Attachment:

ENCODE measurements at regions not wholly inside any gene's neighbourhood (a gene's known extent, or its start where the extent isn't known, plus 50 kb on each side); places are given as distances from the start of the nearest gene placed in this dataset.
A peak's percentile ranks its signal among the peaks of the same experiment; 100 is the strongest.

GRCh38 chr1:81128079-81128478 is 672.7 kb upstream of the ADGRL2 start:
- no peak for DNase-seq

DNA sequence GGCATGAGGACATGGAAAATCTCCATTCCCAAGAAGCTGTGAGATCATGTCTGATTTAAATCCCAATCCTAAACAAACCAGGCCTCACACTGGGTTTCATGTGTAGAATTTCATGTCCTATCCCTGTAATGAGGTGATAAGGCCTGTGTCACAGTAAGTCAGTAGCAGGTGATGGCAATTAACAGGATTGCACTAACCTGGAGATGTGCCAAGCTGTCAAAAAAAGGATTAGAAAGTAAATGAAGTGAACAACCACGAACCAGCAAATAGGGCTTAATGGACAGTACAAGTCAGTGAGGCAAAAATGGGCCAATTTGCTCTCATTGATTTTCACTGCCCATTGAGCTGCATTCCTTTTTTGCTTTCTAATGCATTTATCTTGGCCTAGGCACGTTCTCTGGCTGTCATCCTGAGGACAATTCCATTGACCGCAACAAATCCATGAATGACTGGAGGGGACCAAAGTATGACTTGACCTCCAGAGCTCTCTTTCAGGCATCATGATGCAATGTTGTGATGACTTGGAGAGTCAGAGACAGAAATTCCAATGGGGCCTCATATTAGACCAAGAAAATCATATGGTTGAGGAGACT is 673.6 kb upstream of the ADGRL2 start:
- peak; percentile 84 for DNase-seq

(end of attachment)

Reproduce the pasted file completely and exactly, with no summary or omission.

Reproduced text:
ENCODE measurements at regions not wholly inside any gene's neighbourhood (a gene's known extent, or its start where the extent isn't known, plus 50 kb on each side); places are given as distances from the start of the nearest gene placed in this dataset.
A peak's percentile ranks its signal among the peaks of the same experiment; 100 is the strongest.

GRCh38 chr1:81128079-81128478 is 672.7 kb upstream of the ADGRL2 start:
- no peak for DNase-seq

DNA sequence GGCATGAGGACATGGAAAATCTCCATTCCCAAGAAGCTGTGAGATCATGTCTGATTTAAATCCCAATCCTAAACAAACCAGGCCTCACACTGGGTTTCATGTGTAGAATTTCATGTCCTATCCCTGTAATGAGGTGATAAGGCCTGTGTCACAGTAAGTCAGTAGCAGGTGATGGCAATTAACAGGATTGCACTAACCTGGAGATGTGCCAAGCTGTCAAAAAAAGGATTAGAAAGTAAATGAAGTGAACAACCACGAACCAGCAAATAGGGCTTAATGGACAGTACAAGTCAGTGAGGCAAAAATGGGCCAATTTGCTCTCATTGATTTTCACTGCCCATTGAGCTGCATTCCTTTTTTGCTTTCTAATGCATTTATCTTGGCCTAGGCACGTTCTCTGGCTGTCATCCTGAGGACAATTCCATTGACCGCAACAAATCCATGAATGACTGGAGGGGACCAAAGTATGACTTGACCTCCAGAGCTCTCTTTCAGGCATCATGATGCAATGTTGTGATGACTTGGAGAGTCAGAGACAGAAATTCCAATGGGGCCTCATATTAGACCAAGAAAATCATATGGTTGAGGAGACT is 673.6 kb upstream of the ADGRL2 start:
- peak; percentile 84 for DNase-seq